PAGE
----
Light Bulb Moment

“I had an Epiphany.” She’s had a “light bulb moment.” “The “lights have gone on” for him. We’ve come out of the “dark into the light.” We do speak like this. The metaphor of light is important.

We begin 2019 with the “wise” men and women coming from the “East.” They were scientists of sorts, it seems, interested in Astronomy. Stars were of interest to them.

They followed the “star” to the Child Jesus and worshipped him. They literally knelt down and did homage.

They brought three gifts. Gold, Frankincense and Myrrh. Traditionally they symbolise Kings, God, Death.

Why don’t we let the gifts symbolise three questions? For these questions manifest our fundamental human yearnings.

Gold symbolises the “social question.” How to organise our society, especially at times of great change? Pope Leo XIII (1878-1903), the first truly modern pope, at the time of the Industrial Revolution, noted:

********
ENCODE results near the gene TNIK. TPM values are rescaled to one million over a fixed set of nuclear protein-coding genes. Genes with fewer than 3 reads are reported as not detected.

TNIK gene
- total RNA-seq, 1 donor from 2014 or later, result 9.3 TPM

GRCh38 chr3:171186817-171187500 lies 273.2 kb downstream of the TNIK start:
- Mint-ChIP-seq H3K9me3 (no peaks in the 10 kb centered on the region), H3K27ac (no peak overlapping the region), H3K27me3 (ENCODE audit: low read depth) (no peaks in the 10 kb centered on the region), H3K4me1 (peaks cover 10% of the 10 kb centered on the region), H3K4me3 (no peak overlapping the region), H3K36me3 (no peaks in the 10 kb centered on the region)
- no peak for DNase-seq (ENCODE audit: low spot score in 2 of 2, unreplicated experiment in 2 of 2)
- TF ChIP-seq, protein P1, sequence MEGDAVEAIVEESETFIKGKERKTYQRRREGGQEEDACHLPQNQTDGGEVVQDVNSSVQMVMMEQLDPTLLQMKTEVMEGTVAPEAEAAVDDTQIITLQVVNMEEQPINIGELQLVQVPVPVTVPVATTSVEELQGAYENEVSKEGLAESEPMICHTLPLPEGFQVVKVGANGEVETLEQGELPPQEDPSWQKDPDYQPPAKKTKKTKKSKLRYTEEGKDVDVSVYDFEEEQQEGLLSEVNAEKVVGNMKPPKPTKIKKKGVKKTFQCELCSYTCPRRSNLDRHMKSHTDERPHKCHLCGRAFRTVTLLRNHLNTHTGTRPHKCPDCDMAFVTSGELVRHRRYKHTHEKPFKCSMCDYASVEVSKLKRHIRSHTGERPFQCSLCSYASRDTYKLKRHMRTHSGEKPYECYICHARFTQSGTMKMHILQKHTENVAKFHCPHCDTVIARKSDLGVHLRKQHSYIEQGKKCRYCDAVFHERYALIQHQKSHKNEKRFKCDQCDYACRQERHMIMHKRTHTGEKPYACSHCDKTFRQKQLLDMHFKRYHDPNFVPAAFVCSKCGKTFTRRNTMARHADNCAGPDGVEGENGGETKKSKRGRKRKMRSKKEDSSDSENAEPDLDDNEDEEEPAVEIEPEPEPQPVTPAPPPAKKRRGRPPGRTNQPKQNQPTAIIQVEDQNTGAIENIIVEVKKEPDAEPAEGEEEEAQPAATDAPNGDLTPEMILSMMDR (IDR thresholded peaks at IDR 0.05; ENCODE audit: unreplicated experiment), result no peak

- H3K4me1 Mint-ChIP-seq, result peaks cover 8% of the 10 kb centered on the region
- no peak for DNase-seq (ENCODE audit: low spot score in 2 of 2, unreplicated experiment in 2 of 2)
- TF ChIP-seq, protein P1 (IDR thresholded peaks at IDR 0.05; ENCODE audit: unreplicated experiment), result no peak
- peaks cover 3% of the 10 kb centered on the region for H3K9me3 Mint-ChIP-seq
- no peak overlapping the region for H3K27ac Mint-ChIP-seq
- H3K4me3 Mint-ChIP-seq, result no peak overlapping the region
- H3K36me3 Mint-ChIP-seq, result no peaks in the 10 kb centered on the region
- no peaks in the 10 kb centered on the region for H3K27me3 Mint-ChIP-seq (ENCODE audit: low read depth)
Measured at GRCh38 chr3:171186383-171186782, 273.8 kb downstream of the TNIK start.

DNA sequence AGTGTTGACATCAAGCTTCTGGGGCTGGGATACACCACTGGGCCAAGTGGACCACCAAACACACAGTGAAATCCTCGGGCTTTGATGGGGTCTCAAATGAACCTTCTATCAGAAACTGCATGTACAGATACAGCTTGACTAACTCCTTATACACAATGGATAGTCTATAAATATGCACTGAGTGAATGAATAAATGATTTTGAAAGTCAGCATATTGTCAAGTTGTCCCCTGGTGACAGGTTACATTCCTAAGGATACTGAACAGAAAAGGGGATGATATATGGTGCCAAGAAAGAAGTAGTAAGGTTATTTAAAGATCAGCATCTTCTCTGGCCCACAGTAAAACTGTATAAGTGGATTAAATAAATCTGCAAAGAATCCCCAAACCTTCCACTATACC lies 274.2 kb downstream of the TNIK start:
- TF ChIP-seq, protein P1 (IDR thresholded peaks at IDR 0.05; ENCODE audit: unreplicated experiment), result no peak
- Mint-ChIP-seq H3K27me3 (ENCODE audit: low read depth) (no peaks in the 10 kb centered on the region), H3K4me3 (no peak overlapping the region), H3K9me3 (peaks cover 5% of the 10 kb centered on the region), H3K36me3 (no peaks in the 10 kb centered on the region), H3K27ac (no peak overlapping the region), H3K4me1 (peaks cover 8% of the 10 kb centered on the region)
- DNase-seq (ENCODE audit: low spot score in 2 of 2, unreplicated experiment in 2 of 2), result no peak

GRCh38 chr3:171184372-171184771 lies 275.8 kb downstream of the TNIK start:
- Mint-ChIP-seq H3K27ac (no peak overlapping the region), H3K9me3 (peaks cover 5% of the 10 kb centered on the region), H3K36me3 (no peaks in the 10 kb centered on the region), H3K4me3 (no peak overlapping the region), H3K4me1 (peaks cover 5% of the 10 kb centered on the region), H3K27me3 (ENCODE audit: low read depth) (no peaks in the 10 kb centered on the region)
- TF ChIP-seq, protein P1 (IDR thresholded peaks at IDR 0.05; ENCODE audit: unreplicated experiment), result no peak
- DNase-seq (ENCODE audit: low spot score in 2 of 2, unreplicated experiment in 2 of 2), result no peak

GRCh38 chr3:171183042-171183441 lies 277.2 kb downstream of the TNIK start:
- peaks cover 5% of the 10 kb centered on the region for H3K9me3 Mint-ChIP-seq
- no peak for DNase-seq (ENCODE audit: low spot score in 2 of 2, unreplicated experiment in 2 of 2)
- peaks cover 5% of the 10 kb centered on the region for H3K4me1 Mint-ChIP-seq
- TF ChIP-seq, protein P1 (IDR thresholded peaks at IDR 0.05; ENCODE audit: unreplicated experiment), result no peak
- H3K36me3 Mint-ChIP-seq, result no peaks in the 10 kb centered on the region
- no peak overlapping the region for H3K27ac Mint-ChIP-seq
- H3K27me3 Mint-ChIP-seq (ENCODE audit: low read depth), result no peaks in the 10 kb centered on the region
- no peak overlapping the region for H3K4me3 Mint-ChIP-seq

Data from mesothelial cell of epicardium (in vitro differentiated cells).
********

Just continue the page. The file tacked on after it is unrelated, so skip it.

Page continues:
Nothing is more useful than to look upon the world as it really is, and at the same time to seek elsewhere for the solace of its troubles.

Frankincense symbolises the “God question.” It is said of St. Francis of Assisi that he stayed awake many hours each night and asked, “God who are you and who am I?” He knew and loved God, but not well enough.

Myrrh symbolises the “death question.” To every beginning there is an end. But is that it? Does death contain with it, a promise of an encounter beyond our imagining?

The wise men had a “light bulb moment.” They had the “natural light” of human reason. But then another, more “brilliant light” appeared from within.

This “light” led them to the “Light.” They brought their social, God and death questions to God.

They “looked” upon things with great honesty and earnestness as we do. They sought “elsewhere” for solace.

And they found it.


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